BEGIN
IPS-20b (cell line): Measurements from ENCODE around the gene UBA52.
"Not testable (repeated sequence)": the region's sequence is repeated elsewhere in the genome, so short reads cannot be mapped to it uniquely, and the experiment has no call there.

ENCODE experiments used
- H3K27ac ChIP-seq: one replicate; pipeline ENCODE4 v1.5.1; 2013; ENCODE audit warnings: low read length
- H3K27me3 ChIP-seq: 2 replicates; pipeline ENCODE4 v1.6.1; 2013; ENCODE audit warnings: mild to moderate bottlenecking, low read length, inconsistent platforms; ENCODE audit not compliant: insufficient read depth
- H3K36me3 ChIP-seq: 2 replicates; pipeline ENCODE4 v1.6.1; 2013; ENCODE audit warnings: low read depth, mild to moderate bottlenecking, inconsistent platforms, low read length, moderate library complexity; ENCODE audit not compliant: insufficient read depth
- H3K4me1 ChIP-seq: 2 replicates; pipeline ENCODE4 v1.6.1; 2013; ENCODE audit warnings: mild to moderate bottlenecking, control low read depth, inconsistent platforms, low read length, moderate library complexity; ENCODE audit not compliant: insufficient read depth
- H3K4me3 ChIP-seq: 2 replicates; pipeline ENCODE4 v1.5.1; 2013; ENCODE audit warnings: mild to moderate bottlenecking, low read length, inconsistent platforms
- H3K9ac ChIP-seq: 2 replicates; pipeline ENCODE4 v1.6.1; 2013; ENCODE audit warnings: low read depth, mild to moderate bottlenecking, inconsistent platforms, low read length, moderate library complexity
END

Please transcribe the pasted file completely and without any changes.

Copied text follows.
IPS-20b (cell line): Measurements from ENCODE around the gene UBA52.
"Not testable (repeated sequence)": the region's sequence is repeated elsewhere in the genome, so short reads cannot be mapped to it uniquely, and the experiment has no call there.

ENCODE experiments used
- H3K27ac ChIP-seq: one replicate; pipeline ENCODE4 v1.5.1; 2013; ENCODE audit warnings: low read length
- H3K27me3 ChIP-seq: 2 replicates; pipeline ENCODE4 v1.6.1; 2013; ENCODE audit warnings: mild to moderate bottlenecking, low read length, inconsistent platforms; ENCODE audit not compliant: insufficient read depth
- H3K36me3 ChIP-seq: 2 replicates; pipeline ENCODE4 v1.6.1; 2013; ENCODE audit warnings: low read depth, mild to moderate bottlenecking, inconsistent platforms, low read length, moderate library complexity; ENCODE audit not compliant: insufficient read depth
- H3K4me1 ChIP-seq: 2 replicates; pipeline ENCODE4 v1.6.1; 2013; ENCODE audit warnings: mild to moderate bottlenecking, control low read depth, inconsistent platforms, low read length, moderate library complexity; ENCODE audit not compliant: insufficient read depth
- H3K4me3 ChIP-seq: 2 replicates; pipeline ENCODE4 v1.5.1; 2013; ENCODE audit warnings: mild to moderate bottlenecking, low read length, inconsistent platforms
- H3K9ac ChIP-seq: 2 replicates; pipeline ENCODE4 v1.6.1; 2013; ENCODE audit warnings: low read depth, mild to moderate bottlenecking, inconsistent platforms, low read length, moderate library complexity